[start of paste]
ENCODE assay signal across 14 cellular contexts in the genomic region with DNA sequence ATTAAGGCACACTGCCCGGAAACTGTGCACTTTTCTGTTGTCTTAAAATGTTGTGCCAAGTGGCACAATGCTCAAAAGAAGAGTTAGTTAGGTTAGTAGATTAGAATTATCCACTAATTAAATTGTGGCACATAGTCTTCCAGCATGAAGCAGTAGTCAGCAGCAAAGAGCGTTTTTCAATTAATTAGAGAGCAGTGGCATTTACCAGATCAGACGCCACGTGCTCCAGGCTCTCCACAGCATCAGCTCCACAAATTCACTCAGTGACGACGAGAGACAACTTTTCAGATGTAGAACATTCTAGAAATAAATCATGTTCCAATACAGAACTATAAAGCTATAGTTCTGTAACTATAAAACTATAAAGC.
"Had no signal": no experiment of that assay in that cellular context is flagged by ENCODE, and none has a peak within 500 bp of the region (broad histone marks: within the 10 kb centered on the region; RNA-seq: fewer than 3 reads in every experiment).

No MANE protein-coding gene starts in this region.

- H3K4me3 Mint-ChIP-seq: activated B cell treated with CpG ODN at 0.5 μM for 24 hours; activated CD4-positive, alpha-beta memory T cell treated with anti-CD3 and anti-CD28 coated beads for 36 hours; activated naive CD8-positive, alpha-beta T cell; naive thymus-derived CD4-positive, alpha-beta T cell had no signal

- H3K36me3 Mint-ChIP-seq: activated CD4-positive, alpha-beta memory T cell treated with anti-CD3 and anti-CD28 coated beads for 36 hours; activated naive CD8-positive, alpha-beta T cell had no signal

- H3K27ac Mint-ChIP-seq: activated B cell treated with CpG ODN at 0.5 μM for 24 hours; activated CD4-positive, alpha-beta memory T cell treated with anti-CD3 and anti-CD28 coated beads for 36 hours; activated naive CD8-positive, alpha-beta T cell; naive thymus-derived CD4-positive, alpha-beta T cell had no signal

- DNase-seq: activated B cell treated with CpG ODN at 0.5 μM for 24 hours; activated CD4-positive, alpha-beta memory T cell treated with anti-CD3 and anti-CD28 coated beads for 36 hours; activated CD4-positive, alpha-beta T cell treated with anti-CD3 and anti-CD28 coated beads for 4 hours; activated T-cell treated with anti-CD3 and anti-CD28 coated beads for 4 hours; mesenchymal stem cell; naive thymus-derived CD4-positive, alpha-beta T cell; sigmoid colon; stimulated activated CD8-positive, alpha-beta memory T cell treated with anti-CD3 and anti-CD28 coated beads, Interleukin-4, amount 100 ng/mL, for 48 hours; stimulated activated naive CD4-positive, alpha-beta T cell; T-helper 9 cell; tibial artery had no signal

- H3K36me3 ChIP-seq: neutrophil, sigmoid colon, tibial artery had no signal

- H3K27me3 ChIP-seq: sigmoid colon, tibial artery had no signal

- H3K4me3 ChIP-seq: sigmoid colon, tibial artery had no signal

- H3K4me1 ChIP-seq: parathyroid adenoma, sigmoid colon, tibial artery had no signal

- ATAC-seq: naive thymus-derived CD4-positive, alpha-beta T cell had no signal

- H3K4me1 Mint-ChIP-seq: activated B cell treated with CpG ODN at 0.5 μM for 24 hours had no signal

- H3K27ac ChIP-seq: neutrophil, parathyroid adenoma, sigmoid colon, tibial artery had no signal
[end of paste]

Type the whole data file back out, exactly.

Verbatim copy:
ENCODE assay signal across 14 cellular contexts in the genomic region with DNA sequence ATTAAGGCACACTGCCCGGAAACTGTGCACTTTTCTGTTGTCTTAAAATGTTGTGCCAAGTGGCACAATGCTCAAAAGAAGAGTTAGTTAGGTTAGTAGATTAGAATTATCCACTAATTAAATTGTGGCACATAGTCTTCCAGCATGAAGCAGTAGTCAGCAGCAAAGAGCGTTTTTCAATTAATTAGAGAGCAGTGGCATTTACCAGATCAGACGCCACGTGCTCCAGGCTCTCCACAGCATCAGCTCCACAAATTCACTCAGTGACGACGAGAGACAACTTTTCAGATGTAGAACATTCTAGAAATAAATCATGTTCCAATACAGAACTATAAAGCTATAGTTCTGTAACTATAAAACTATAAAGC.
"Had no signal": no experiment of that assay in that cellular context is flagged by ENCODE, and none has a peak within 500 bp of the region (broad histone marks: within the 10 kb centered on the region; RNA-seq: fewer than 3 reads in every experiment).

No MANE protein-coding gene starts in this region.

- H3K4me3 Mint-ChIP-seq: activated B cell treated with CpG ODN at 0.5 μM for 24 hours; activated CD4-positive, alpha-beta memory T cell treated with anti-CD3 and anti-CD28 coated beads for 36 hours; activated naive CD8-positive, alpha-beta T cell; naive thymus-derived CD4-positive, alpha-beta T cell had no signal

- H3K36me3 Mint-ChIP-seq: activated CD4-positive, alpha-beta memory T cell treated with anti-CD3 and anti-CD28 coated beads for 36 hours; activated naive CD8-positive, alpha-beta T cell had no signal

- H3K27ac Mint-ChIP-seq: activated B cell treated with CpG ODN at 0.5 μM for 24 hours; activated CD4-positive, alpha-beta memory T cell treated with anti-CD3 and anti-CD28 coated beads for 36 hours; activated naive CD8-positive, alpha-beta T cell; naive thymus-derived CD4-positive, alpha-beta T cell had no signal

- DNase-seq: activated B cell treated with CpG ODN at 0.5 μM for 24 hours; activated CD4-positive, alpha-beta memory T cell treated with anti-CD3 and anti-CD28 coated beads for 36 hours; activated CD4-positive, alpha-beta T cell treated with anti-CD3 and anti-CD28 coated beads for 4 hours; activated T-cell treated with anti-CD3 and anti-CD28 coated beads for 4 hours; mesenchymal stem cell; naive thymus-derived CD4-positive, alpha-beta T cell; sigmoid colon; stimulated activated CD8-positive, alpha-beta memory T cell treated with anti-CD3 and anti-CD28 coated beads, Interleukin-4, amount 100 ng/mL, for 48 hours; stimulated activated naive CD4-positive, alpha-beta T cell; T-helper 9 cell; tibial artery had no signal

- H3K36me3 ChIP-seq: neutrophil, sigmoid colon, tibial artery had no signal

- H3K27me3 ChIP-seq: sigmoid colon, tibial artery had no signal

- H3K4me3 ChIP-seq: sigmoid colon, tibial artery had no signal

- H3K4me1 ChIP-seq: parathyroid adenoma, sigmoid colon, tibial artery had no signal

- ATAC-seq: naive thymus-derived CD4-positive, alpha-beta T cell had no signal

- H3K4me1 Mint-ChIP-seq: activated B cell treated with CpG ODN at 0.5 μM for 24 hours had no signal

- H3K27ac ChIP-seq: neutrophil, parathyroid adenoma, sigmoid colon, tibial artery had no signal